Zen and the Art of Elevator Maintenance
In the book Zen and the Art of Motorcycle Maintenance by Robert M. Pirsig, a discussion unfolds between motor-cycle enthusiasts regarding a set of assembly instructions that start by stating, “… to perform the task properly re-quires ‘Great Peace of Mind.’” As the conversation contin-ues, it is pointed out:
“The craftsman rarely follows a single line of instruc-tion. Instead, he makes decisions as he goes along. He continues his work totally absorbed and attentive to what he is doing. . . . The craftsman’s motions and the machine (being worked on) are in harmony. . . . The material and the craftsman’s thoughts are changing together in a pro-cession of changes until the mind is at rest at the same time as the material is right.”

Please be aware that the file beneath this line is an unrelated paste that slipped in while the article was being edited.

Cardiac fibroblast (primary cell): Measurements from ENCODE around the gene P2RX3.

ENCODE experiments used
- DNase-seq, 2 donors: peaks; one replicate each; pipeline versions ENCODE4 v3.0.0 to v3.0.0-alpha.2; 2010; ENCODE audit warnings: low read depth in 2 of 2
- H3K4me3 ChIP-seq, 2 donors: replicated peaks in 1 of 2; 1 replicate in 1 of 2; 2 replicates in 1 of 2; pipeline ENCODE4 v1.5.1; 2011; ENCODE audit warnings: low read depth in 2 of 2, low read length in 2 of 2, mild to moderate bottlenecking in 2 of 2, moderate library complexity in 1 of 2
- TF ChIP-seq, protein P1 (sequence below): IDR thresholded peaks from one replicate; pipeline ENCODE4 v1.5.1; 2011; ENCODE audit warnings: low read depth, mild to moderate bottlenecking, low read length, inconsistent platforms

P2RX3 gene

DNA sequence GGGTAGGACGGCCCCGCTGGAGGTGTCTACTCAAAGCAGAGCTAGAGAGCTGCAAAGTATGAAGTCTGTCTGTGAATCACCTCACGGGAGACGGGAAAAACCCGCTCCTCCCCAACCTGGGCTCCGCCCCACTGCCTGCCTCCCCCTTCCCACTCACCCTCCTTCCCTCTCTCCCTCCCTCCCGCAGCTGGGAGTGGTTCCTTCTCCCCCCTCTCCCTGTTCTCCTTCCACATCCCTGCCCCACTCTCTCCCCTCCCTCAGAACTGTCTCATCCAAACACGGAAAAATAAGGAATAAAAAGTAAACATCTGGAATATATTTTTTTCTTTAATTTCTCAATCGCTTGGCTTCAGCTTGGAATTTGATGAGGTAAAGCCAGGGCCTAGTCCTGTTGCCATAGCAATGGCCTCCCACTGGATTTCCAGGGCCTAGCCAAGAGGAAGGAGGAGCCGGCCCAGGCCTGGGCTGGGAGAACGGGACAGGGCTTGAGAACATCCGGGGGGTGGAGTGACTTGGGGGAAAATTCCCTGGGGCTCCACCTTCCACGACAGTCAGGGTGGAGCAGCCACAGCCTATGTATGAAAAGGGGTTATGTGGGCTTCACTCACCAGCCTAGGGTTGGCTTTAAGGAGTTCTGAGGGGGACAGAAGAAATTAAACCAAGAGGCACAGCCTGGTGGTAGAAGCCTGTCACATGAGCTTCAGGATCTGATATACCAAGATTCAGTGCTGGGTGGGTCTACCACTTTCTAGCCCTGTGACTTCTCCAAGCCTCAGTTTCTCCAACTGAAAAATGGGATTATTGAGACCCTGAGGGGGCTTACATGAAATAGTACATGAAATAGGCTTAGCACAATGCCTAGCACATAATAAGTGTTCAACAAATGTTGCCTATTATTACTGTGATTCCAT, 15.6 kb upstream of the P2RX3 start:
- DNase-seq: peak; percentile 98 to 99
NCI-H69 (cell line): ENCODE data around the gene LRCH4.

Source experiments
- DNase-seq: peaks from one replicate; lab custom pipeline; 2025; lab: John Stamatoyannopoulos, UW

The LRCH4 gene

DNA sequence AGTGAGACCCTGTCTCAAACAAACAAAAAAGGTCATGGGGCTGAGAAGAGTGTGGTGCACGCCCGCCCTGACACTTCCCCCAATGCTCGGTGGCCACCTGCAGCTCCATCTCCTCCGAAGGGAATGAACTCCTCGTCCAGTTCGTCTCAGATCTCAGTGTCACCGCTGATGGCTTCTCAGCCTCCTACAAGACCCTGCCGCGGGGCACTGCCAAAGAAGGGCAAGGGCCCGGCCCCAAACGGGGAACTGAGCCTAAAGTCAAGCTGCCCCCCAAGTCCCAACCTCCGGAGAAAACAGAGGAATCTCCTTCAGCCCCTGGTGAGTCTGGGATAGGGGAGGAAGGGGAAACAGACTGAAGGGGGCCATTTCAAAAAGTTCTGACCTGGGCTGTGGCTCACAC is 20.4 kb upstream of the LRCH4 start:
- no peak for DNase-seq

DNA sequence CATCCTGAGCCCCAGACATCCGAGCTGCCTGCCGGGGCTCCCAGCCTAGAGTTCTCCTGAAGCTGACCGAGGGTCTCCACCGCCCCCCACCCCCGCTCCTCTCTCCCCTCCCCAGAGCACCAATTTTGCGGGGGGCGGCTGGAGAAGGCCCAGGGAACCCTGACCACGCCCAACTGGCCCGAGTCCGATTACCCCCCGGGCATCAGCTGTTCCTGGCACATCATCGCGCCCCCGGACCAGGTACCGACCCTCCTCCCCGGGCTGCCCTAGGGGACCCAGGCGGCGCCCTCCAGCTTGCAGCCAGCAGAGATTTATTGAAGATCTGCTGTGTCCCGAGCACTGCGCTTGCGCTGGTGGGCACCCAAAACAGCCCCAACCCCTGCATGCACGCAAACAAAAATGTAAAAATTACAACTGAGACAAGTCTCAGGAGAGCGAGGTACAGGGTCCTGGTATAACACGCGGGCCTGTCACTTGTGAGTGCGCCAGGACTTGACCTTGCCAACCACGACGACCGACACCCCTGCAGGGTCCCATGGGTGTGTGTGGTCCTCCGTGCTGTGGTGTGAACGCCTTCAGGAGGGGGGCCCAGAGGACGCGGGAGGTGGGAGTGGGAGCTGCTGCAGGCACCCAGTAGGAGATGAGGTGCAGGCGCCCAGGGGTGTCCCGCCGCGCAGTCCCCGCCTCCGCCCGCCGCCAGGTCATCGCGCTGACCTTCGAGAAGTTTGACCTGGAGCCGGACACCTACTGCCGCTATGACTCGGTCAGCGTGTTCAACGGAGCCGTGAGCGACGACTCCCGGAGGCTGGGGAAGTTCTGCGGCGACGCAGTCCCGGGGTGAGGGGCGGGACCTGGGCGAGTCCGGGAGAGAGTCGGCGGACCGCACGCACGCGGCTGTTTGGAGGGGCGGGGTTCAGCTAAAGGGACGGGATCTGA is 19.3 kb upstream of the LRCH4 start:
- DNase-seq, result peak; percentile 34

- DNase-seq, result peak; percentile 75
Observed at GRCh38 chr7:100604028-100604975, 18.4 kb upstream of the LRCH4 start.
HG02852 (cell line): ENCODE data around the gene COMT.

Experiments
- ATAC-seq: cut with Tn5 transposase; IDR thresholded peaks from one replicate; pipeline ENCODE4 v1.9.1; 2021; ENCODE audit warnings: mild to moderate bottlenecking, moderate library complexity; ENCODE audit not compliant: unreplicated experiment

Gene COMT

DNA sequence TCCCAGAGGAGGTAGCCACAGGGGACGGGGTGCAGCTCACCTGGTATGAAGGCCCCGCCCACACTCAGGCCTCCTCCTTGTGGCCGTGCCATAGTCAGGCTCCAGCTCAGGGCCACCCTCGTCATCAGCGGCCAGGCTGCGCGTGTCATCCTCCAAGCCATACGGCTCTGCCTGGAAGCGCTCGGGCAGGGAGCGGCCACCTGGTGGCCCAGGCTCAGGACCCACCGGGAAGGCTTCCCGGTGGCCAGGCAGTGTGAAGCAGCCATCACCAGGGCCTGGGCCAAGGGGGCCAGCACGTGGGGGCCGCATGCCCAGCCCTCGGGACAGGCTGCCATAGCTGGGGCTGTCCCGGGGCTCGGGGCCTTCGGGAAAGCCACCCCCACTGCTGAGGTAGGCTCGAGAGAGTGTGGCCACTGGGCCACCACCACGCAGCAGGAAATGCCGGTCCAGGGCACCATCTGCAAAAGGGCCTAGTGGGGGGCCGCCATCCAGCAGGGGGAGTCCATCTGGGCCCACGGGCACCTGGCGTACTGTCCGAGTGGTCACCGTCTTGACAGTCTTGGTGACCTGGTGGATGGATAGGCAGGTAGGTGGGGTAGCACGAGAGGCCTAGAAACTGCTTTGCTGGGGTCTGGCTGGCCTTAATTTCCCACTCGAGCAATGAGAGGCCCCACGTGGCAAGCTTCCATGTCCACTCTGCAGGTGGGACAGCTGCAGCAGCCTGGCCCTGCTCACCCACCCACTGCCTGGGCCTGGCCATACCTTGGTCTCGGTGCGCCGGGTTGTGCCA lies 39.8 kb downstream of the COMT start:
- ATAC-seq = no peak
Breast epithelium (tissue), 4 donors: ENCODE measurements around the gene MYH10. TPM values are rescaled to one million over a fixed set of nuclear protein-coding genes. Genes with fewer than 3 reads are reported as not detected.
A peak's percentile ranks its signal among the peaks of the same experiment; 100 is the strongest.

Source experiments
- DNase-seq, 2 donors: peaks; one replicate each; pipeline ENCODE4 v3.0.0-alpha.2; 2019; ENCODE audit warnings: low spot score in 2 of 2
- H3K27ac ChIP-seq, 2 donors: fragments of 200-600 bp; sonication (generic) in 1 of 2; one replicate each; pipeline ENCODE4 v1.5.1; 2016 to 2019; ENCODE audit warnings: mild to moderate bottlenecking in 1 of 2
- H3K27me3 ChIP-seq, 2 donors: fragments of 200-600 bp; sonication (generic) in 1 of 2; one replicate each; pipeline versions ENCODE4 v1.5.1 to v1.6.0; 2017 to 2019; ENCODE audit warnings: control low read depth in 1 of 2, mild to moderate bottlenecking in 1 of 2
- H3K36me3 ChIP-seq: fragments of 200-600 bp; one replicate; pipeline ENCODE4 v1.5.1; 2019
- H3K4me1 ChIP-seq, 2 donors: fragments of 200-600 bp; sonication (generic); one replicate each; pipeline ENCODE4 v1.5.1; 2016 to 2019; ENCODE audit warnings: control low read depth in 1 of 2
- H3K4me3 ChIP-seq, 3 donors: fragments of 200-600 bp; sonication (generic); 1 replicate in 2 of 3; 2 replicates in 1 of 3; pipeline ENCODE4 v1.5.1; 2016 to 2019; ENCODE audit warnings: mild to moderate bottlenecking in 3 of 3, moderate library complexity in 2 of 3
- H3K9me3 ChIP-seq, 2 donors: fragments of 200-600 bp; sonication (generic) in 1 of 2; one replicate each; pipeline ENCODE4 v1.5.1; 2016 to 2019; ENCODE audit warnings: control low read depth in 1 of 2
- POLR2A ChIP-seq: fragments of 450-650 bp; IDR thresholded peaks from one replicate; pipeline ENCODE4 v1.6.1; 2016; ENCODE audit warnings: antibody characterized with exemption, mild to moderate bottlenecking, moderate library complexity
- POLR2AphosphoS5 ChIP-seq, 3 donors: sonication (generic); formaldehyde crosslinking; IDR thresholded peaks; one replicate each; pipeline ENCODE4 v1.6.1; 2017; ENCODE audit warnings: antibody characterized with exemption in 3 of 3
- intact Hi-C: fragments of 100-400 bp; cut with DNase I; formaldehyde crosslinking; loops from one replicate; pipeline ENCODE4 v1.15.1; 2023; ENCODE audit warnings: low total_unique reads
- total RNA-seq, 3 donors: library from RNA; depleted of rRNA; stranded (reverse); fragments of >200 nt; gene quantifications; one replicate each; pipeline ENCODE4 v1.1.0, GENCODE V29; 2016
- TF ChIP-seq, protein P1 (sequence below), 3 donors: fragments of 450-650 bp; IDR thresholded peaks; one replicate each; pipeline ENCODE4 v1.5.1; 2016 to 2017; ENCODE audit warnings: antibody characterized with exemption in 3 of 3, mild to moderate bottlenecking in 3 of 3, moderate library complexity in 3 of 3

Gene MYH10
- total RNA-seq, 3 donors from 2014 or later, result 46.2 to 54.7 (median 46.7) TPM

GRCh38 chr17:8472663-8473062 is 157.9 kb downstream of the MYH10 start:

It is this sort of philosophy and thought process that has been performed by some maintenance mechanics in our industry for decades. It has resulted in some of our industry’s equipment being able to operate for nearly 100 years. The still-operational Hollister-Whitney machine shown here was displayed at this year’s NAEC exhibition in Tampa, Florida (p.44). It is indicative of what has been done and can continue to be done by conscientious main-tenance mechanics who have the mindset to do their jobs properly and the necessary training on both new and ex-isting elevator equipment. This display was a testament to not only the designers of this turn-of-the-20th-century piece of equipment, but also to the maintenance mechan-ics who have continued to maintain it until it was (only recently) removed from service.